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Will vs Trust: Which is right for you?

Estate Planning

Will vs Trust: Which is right for you? 

by Michael Schulz, Associate Attorney

The differences between a Will and a Trust are simple, but the process of selecting the right pathway for you and your estate can be complex. Both are considered essential to a comprehensive estate plan but have major differences in how they function.

Table adapted from Legacy Assurance Plan, 2022

The key differences between a Will and a Trust that you should consider are:

  • The effective date
  • Probate and Your Privacy
  • Complexity and Cost
  • Contestability

Effective Date:

A Will is effective only after your death and does not have the authority to manage your property if you become incapacitated. A Trust can take effect during your lifetime as well as after your passing. A Trust can be used to manage and distribute your assets before death, immediately after death and into the future.

Probate and Privacy:

A Will requires validation through the court’s probate administration process. The state’s court must confirm your will and allow your executor to distribute assets per your Will’s instructions. This can be a long and sometimes costly process. In addition to drawing out the process of transitioning your assets to your beneficiaries, all Wills are subject to becoming public record, which means anyone is about to see the details of your Will. If you wish to keep your estate private, a trust could be a good solution as it does not become subject to public record.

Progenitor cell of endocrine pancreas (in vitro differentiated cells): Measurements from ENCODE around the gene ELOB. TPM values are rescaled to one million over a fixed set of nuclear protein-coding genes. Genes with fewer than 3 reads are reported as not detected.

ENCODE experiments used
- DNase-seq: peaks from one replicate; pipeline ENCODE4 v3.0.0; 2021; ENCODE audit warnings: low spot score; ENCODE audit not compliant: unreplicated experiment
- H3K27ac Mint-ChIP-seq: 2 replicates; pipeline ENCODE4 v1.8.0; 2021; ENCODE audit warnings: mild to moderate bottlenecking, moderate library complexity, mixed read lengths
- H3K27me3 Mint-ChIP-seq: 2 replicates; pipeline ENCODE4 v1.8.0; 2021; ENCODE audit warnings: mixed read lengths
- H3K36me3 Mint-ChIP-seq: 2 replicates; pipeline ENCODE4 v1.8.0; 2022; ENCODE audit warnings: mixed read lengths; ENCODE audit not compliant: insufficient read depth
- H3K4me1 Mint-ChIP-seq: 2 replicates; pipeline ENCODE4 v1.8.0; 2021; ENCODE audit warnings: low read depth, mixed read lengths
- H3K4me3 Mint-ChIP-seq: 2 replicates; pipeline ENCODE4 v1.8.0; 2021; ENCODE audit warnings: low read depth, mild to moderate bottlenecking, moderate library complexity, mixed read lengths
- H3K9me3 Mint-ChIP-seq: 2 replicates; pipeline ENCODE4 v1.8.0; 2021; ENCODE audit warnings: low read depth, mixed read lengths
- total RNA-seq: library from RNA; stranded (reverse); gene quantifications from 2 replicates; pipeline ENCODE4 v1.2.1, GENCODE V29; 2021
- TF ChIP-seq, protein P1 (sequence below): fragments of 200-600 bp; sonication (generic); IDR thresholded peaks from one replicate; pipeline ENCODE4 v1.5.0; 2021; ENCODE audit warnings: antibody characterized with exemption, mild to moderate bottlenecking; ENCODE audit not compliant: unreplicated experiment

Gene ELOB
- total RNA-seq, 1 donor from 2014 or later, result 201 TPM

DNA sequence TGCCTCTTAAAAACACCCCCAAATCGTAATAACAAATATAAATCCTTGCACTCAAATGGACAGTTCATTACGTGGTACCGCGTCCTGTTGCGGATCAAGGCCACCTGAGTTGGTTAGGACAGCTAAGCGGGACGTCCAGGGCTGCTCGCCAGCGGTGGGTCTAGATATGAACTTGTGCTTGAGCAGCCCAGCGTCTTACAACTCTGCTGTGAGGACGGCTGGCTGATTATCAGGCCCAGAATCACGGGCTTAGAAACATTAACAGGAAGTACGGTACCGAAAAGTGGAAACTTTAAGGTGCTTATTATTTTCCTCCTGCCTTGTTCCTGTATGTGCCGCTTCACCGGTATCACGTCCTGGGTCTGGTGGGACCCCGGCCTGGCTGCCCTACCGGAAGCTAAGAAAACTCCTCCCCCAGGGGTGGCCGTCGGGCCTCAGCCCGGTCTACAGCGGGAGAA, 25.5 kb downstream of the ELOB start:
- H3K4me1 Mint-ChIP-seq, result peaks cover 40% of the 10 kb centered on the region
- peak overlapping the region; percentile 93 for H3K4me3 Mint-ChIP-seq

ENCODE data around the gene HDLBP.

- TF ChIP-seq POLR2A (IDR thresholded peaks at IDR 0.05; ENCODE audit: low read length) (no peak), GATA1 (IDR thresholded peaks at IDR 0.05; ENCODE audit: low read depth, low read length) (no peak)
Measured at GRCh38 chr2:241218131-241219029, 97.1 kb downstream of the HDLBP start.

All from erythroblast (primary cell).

Complexity and Cost:

A Trust typically requires more paperwork and, therefore, can initially be more costly than a Will to establish. But, avoiding probate costs that a Will is guaranteed to incur, a Trust may be a worth-while investment. On the other hand, because of the cost and complexity of a Trust, it may not be updated regularly.


Both Wills and Trusts are legal documents but are created under different laws. Trusts, which fall under Contract Law, are held to a stricter standard than Wills, which fall into Testamentary Law. Typically, because of this a Trust will trump a Will.

Choosing between a Will, a Trust or a combination of both can be a headache. Let Russell Law Offices, S.C. help you choose the right pathway for you and your estate. Call to schedule a consultation today!

References available upon request.


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